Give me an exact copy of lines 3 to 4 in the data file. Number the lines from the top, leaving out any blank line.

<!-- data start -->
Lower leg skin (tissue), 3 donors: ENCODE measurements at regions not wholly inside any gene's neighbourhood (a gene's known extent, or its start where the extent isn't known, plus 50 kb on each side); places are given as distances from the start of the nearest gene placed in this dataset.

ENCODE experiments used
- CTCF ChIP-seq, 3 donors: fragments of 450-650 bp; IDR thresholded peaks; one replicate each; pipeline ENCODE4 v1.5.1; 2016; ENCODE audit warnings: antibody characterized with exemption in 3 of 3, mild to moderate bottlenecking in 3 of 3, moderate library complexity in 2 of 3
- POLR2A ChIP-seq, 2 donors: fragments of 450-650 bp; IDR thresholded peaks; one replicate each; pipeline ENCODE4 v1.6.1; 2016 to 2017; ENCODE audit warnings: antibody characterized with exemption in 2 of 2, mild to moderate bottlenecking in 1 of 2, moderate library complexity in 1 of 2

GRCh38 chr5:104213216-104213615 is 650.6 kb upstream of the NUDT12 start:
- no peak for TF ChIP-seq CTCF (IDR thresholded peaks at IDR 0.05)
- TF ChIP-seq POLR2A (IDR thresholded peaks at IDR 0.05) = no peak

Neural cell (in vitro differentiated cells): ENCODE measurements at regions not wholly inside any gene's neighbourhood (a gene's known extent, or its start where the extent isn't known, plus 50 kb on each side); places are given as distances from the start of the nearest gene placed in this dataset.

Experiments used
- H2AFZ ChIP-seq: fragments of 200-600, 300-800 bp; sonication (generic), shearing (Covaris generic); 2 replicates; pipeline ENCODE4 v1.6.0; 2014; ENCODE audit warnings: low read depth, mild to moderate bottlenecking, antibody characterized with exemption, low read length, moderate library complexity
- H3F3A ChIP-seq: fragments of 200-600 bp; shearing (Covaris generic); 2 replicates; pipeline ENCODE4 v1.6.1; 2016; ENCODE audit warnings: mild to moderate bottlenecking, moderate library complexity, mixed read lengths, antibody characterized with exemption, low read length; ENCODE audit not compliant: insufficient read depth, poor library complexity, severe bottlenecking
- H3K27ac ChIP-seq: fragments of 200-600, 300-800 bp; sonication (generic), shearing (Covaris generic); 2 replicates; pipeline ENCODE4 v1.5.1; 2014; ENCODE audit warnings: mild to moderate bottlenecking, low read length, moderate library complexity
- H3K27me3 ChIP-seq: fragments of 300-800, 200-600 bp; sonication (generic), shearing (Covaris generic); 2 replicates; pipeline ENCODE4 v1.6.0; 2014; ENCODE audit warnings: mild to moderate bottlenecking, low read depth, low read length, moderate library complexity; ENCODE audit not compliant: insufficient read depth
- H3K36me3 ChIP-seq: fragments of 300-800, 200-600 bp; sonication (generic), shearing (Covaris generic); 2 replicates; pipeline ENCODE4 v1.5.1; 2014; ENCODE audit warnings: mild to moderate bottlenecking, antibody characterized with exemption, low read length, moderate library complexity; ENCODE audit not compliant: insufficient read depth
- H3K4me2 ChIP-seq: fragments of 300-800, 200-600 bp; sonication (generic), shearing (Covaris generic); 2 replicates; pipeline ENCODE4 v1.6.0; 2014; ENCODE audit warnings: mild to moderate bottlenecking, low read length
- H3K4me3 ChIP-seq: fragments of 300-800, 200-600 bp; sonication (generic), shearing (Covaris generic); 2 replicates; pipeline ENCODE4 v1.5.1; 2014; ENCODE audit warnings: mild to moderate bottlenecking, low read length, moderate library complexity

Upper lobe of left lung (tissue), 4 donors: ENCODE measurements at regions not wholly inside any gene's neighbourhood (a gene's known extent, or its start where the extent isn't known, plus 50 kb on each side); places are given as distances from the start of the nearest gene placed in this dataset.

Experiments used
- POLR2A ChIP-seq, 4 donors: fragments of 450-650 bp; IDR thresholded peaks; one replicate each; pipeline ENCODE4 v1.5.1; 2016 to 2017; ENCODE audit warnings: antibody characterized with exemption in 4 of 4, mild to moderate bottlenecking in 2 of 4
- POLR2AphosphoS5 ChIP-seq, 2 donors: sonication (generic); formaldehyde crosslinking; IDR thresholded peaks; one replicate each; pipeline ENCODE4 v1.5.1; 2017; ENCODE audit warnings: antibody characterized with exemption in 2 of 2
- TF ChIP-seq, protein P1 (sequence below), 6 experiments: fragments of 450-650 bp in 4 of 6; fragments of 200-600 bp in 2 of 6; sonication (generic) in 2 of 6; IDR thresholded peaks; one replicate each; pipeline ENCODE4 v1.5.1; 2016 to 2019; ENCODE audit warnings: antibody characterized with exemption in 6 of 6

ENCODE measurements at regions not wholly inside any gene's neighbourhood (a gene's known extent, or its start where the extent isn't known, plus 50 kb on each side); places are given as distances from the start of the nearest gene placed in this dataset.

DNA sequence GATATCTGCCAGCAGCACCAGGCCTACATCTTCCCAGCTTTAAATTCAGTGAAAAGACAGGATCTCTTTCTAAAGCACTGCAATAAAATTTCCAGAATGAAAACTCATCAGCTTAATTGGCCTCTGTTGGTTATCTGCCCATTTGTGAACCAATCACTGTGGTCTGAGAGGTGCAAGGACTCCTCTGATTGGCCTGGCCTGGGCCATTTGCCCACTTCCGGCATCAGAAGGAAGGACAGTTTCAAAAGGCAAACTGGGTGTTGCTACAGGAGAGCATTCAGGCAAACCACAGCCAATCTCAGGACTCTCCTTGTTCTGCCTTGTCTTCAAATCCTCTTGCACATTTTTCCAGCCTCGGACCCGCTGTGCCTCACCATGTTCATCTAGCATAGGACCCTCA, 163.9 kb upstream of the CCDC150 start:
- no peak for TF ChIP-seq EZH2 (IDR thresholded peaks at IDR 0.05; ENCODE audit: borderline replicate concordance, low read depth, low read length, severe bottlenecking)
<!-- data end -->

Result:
- CTCF ChIP-seq, 3 donors: fragments of 450-650 bp; IDR thresholded peaks; one replicate each; pipeline ENCODE4 v1.5.1; 2016; ENCODE audit warnings: antibody characterized with exemption in 3 of 3, mild to moderate bottlenecking in 3 of 3, moderate library complexity in 2 of 3
- POLR2A ChIP-seq, 2 donors: fragments of 450-650 bp; IDR thresholded peaks; one replicate each; pipeline ENCODE4 v1.6.1; 2016 to 2017; ENCODE audit warnings: antibody characterized with exemption in 2 of 2, mild to moderate bottlenecking in 1 of 2, moderate library complexity in 1 of 2